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Birks’ Absence Of Basis Applied To A Number Of Cases

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Birks’ Absence Of Basis Applied To A Number Of Cases Revision

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1. Birks identifies three models of enrichment whereby his absence of basis can be understood by:

2. NON-PARTICIPATORY ENRICHMENTS a) where C ignorant of D being enriched. Non-participation means there is no basis at all so rest is prima facie rewarded

3. OBLIGATORY ENRICHMENTS a) enrichments where the C paid due to a belief in a valid obligation that turns out to be false - so payments made under a mistake as to liability, taxes exacted by a public authority ultra vires b) In each of these cases the basis - that the money was due - was absent so prima facie rest c) This is the most common head according to Birks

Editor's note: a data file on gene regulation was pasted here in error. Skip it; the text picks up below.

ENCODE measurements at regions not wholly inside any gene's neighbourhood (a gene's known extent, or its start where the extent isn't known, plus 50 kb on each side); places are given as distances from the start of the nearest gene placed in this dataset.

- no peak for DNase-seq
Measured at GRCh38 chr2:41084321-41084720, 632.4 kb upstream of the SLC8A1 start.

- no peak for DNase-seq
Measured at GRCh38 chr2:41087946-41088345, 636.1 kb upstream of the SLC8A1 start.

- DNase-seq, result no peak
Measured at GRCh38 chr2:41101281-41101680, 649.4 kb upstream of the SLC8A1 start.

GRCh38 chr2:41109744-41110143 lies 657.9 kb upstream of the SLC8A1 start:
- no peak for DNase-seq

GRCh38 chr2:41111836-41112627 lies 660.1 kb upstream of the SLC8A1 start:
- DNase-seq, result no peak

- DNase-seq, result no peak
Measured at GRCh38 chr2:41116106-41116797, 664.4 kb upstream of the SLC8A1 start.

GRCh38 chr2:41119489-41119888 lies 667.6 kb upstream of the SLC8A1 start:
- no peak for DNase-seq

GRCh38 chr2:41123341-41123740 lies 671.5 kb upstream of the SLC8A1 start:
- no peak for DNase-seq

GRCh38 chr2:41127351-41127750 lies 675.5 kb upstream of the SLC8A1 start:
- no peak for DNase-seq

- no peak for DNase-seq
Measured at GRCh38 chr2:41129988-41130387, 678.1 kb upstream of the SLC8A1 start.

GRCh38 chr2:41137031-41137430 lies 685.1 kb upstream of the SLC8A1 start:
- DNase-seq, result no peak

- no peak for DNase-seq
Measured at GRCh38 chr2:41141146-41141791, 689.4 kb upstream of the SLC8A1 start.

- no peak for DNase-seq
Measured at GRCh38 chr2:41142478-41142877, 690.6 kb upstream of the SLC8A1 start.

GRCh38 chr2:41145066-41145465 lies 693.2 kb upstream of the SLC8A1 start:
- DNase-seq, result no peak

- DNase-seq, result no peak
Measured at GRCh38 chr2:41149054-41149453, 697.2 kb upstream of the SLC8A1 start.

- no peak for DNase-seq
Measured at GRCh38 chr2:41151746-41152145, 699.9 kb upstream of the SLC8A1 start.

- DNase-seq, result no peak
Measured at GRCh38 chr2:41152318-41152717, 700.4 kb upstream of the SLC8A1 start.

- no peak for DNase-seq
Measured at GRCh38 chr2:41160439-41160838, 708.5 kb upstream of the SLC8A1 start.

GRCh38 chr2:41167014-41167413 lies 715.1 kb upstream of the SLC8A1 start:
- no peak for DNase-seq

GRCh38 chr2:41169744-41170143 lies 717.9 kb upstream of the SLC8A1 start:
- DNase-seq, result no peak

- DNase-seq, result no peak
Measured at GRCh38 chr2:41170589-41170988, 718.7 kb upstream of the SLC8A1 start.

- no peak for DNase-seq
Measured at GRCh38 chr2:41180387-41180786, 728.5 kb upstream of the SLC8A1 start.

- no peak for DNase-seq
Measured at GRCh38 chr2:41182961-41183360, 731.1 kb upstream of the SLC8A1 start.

4. VOLUNTARY ENRICHMENTS a) covers contracts, trusts or gifts where C confers a benefit on the basis of something occurring. Where that thing doesn't occur, no basis so prima facie rest b) So a payment on basis that contract will be made or trust will be constituted  where trust fails or contract never comes into being basis is no longer present c) Similarly, rest is prima facie warranted where a gift is invalid d) Birks has a wide definition of gift e) Whether an enrichment is a gift is determined with a view to risk-taking according to Birks: 'The busker wants to be paid but takes the risk of getting nothing' f) This definition of gifts also includes by-benefits: which are incidental benefits to another as a result of actions taken in one's self-interest (such as heat rising from the claimant's flat to the defendant's) g) Burrows - highlights how peculiar it is that Birks includes By-benefits in non-participatory enrichments (which rely on C's ignorance)


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